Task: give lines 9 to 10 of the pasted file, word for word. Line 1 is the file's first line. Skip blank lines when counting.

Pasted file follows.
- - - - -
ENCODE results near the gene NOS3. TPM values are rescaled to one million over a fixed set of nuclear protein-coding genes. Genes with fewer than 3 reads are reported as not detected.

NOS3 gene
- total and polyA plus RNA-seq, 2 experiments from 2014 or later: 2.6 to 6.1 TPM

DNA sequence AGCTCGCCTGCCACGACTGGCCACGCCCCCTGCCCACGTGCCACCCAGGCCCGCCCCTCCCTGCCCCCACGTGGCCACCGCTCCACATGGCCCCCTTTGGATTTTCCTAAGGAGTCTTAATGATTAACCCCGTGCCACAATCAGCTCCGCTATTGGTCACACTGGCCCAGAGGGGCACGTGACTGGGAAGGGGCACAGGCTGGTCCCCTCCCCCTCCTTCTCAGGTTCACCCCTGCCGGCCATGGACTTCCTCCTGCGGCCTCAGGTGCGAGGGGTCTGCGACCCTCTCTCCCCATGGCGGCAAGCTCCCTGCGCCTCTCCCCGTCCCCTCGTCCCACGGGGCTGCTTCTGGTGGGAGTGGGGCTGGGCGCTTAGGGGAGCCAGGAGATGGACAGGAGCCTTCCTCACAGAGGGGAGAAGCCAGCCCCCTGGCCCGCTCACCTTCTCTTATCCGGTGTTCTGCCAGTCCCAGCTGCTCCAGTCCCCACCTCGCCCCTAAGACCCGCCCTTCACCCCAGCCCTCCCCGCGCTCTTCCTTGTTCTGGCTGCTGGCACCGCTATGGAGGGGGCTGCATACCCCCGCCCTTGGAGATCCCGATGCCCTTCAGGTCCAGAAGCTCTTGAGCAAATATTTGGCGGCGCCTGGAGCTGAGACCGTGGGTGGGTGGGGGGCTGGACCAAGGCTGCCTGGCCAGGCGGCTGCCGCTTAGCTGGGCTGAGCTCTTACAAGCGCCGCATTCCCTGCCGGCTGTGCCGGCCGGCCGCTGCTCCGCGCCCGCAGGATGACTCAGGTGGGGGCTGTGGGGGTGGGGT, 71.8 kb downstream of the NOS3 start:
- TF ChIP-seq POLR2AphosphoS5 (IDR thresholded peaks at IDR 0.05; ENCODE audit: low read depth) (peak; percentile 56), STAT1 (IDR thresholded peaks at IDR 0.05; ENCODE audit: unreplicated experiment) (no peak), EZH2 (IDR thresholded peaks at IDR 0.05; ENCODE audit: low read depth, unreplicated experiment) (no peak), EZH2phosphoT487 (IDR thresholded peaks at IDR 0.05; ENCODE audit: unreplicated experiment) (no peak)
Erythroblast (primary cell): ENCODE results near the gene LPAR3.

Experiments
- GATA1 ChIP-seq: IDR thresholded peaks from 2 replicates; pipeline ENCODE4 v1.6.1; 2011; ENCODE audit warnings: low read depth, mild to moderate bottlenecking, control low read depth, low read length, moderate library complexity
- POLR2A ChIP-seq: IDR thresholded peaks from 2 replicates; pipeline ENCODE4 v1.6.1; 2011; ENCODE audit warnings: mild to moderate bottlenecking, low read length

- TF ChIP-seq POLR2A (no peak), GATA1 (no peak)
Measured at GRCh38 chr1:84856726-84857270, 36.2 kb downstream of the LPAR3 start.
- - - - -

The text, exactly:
- POLR2A ChIP-seq: IDR thresholded peaks from 2 replicates; pipeline ENCODE4 v1.6.1; 2011; ENCODE audit warnings: mild to moderate bottlenecking, low read length

- TF ChIP-seq POLR2A (no peak), GATA1 (no peak)